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re: Should you write code all the time, even in your free time? VIEW POST

FULL DISCUSSION
 

I think the biggest misconception behind the idea of "you should code outside of work hours, too!" is that the only way you can grow as a software developer is by coding.

That couldn't be further from the truth.

Coding is only one (actually rather small) aspect of being a software developer. The rest is planning, architecture, automation, and all the other things that go into building software besides the code itself. And you know what? You can learn a great deal of those skills doing just about everything else in the world besides coding - and you'll be better balanced (and therefore less likely to burn out) doing other things besides code all the time.

Consider this:

I have a garden, but I'm as "productively lazy" about gardening as I am about tech. That is, I will front-load my time to automate things and build a system that works for me, so I'm not stuck doing the mundane and tedious maintenance stuff all the time that, let's face it, I won't do. I despise doing things over and over when it can be automated.

So what do I do with my garden? I designed and built my garden in such a way that a great many things are "automated" -- and no, I'm not talking about Arduino-powered weeders or fancy watering systems with moisture detection or whatever. Hell, I don't even have soaker hoses.

What I do have, though, are:

A thick layer of mulch on top of a layer of cardboard, which will keep weeds at bay while desired plants establish and help condition the soil as this layer decays.

Perennials that are (ideally) native or naturalized to my area, so they thrive in the climate as it is and once established will grow and produce more of what they produce than I could ever use on my own, with very little input from me.

A layer of dense, low-growing plants that act as living mulch (water retention) and help crowd out the more aggressive weeds.

A layer of taller herbs that also crowd out more aggressive weeds.

Bushes that provide the "foundation" of each area and create shade to allow for other plants that don't do well in an "ultra sun" environment ("full sun" is considered 6 hours; my front yard gets as much as 12-15 hours in the peak of summer), which increases biodiversity and thus, the health of the soil and ecosystem.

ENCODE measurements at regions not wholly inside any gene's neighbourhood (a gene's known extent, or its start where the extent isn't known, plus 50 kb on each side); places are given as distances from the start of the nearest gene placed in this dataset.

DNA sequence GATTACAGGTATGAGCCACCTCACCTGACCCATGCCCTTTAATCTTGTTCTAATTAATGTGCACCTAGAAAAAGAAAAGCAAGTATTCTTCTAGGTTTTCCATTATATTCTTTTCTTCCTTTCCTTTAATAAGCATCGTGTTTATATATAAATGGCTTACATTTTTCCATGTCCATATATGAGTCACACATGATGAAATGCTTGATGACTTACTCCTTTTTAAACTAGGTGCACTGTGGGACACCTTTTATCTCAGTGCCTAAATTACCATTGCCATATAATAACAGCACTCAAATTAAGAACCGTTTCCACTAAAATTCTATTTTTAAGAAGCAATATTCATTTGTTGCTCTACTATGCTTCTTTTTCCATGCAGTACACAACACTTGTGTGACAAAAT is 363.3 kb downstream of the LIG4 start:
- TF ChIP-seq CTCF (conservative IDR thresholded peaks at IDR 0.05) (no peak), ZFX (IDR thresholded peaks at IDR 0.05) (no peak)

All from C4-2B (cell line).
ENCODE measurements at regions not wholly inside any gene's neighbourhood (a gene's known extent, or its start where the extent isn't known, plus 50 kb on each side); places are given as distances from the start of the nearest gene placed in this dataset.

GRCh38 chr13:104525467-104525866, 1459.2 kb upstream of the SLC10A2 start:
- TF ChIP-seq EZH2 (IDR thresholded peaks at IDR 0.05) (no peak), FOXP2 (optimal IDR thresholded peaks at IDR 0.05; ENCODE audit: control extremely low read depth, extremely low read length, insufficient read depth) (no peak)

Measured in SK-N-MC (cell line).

Passive ways to handle water, such as the terra cotta pot buried in one of my shade gardens that tends to flood when it rains, but dries way out during the summer, making it difficult to get the right plants (most like only one or the other, not both). The porous pot catches some of the excess water and holds on to it for a while, then slowly releases it as the surrounding earth dries out, keeping the soil moist for longer, without flooding it. The system as a whole in this garden bed also helps stop erosion - a problem that spot had for several years, due to lack of plants.

What does all that have to do with software development? It exercises "systems thinking" -- thinking about a thing as a holistic system of interdependent and interrelated parts. I could have gone the typical suburban gardener route and planted a bunch of random plants or whatever, not really paying attention to what I got and put where, or whether it'd really work for the climate. Or I could have planted annuals (often things like the typical pansies and begonias and marigolds and petunias) that look really pretty, but generally need replaced throughout the summer and of course need replanted or seeded every year. But both of those cases require a lot of ongoing input on my part, whereas if I apply systems thinking and think about the whole thing, I can find ways to create a fantastic pollinator habitat and wonderful garden, without much of any ongoing work.

It also exercises solving problems without just jumping to some kind of tech. Sure the tech can probably solve the problem at hand, but is it the only way? Probably not. I can probably achieve the same (or even better) results by thinking about the problem a little differently.

Then there was the time I learned how to think differently about failure while I was weight lifting...

That's not say that you shouldn't code outside of work ever. If you're drawn to coding such that you're even contemplating this question, then odds are good you're a maker at heart. You're very likely driven to create something pretty much all of the time. That's perfectly fine and should be embraced (because that's really the healthiest thing for a maker), but it doesn't always have to be code (and probably shouldn't always be code).

Make code if you're enjoying doing so, but make other stuff, too, and balance it out with "consuming" (for lack of a better word). I don't mean "spend just as much time watching TV" or whatever, but rather, don't forget to spend time just taking things in and not creating. It could include watching TV or playing video games. Just like how you can't just go without sleep or how you need rest days in a workout routine, you need periods of rest from creating, too. Those periods of rest help you solve the problems you're tackling and give you some distance to allow other parts of your brain to chew on the problem or idea for a while. It's why our "ah ha!" moments often come in places like the shower.

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